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I've tried them, I found them to be about as useful as tits on a fish, the original 2 sets I had, are all in the bin now, I got about a couple of hundred miles out of them, never again.

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Sriracha [256 posts] 3 days ago
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When you witness it happening firsthand and are able to continue riding without needed to replace the inner tube is to be convinced this is the future.

Hello, is that you Boatsie?

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Miller [285 posts] 2 days ago
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Hasn't road.cc told us what they don't tell us about tubeless quite a few times now?

Article needs a thorough update before they run it again in a month. Some pro teams are using tubeless this year, I think there have been a few wins on it. There's loads of tyre choice now. As for the rest of the scare stuff, traditionalists are never going to like tubeless. Or  wide tyres. Or disc brakes. And so on.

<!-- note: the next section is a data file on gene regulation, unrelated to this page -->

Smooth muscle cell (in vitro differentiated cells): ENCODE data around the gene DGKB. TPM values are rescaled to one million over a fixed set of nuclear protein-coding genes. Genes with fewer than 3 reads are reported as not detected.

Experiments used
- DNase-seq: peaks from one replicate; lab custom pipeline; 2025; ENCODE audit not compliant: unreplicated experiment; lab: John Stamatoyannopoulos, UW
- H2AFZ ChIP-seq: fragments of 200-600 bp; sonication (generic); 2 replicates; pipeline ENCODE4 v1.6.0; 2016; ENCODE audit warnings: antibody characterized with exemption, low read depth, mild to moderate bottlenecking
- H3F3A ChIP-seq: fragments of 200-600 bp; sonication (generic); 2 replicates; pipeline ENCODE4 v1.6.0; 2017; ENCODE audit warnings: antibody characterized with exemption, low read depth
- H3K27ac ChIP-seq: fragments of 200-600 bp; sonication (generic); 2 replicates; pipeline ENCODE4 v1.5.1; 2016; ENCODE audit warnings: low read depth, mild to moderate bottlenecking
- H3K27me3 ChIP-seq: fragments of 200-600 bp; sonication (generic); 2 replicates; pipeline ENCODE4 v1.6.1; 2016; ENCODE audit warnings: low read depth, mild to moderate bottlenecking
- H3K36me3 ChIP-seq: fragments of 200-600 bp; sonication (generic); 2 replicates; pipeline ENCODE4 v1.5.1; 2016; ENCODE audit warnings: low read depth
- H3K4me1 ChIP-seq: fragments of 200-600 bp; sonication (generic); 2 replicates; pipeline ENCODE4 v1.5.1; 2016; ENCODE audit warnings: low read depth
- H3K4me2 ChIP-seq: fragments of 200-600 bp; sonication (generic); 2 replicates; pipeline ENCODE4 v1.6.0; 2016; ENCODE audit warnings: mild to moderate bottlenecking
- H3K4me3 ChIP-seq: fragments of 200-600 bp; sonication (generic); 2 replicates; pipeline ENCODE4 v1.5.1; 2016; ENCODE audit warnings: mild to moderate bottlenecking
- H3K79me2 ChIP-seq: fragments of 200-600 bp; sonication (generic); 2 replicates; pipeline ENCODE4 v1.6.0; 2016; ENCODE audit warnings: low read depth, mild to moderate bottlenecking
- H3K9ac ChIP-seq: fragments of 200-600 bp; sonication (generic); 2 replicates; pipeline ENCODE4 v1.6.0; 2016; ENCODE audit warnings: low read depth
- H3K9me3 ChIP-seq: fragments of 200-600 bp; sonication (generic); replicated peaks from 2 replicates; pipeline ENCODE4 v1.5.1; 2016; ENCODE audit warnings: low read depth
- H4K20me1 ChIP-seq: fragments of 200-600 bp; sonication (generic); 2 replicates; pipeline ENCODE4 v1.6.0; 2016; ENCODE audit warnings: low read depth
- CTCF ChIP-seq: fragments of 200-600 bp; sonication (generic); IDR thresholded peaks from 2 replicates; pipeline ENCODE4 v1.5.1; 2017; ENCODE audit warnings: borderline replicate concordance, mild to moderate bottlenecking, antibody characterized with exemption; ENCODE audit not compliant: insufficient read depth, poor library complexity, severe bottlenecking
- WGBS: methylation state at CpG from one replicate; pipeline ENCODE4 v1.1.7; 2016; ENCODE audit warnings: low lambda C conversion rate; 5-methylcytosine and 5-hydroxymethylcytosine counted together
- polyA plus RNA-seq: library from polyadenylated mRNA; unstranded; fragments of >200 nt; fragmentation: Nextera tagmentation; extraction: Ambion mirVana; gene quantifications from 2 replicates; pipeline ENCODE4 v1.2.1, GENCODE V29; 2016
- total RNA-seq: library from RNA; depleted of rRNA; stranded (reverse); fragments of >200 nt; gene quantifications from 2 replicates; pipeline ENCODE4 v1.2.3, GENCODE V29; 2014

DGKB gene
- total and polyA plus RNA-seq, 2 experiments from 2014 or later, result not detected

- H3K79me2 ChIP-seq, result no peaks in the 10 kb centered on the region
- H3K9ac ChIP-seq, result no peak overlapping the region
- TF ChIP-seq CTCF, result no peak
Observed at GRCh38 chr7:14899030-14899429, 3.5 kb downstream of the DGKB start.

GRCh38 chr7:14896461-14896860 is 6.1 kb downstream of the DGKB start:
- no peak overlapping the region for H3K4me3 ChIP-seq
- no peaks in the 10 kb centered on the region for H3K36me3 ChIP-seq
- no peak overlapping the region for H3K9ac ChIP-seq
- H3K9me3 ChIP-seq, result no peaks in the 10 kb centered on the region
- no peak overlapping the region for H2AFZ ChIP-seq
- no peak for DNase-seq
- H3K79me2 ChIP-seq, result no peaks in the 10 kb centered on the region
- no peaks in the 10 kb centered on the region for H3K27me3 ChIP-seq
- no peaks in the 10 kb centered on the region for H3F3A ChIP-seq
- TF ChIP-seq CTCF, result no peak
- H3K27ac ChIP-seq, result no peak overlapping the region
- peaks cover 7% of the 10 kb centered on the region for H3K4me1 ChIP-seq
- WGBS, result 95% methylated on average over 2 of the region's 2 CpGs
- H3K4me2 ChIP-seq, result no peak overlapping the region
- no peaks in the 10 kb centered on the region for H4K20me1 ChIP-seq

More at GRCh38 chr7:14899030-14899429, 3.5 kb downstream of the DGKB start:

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fukawitribe [2896 posts] 2 days ago
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Judge dreadful wrote:

I've tried them, I found them to be about as useful as tits on a fish, the original 2 sets I had, are all in the bin now, I got about a couple of hundred miles out of them, never again.

What were you doing with 'them' ? Indeed, what are 'them' ?

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hobbeldehoy [20 posts] 2 days ago
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Never been tempted by tubeless. If you buy good quality tyres and keep them pumped up hard you wont get many punctures if any. I use Michelin Pro 4 Endurance and never had a puncture.

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IanEdward [343 posts] 2 days ago
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The rolling resistance thing isn't necessarily true, clincher GP5000s with latex tubes have lower rolling resistance than tubeless GP5000s.

Might go tubeless on the winter bike/commuter, but for the nice bikes latex tubes are simpler and cleaner. No punctures to date on summer roads or winter CX courses!

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mike the bike [1264 posts] 2 days ago
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hobbeldehoy wrote:

Never been tempted by tubeless. If you buy good quality tyres and keep them pumped up hard you wont get many punctures if any. I use Michelin Pro 4 Endurance and never had a puncture.